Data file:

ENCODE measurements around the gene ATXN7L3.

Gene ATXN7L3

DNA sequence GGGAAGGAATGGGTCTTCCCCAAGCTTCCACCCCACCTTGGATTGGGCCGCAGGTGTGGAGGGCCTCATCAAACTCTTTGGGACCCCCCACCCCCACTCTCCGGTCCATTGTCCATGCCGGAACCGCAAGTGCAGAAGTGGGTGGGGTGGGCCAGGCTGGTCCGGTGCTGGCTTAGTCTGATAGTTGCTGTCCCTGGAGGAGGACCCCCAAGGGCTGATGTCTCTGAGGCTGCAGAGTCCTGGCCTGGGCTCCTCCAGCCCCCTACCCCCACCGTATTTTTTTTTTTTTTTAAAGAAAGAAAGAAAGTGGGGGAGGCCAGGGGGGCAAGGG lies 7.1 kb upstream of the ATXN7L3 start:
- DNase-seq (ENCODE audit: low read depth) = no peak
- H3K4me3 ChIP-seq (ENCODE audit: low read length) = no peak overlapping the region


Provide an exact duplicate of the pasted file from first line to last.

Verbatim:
ENCODE measurements around the gene ATXN7L3.

Gene ATXN7L3

DNA sequence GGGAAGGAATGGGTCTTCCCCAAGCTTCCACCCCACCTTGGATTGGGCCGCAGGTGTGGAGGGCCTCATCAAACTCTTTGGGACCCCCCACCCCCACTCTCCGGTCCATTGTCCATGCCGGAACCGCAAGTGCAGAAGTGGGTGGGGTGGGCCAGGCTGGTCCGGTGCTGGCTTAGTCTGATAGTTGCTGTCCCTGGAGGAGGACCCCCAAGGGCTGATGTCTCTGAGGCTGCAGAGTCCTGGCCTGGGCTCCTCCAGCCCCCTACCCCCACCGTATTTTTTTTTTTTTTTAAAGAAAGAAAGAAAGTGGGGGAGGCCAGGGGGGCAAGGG lies 7.1 kb upstream of the ATXN7L3 start:
- DNase-seq (ENCODE audit: low read depth) = no peak
- H3K4me3 ChIP-seq (ENCODE audit: low read length) = no peak overlapping the region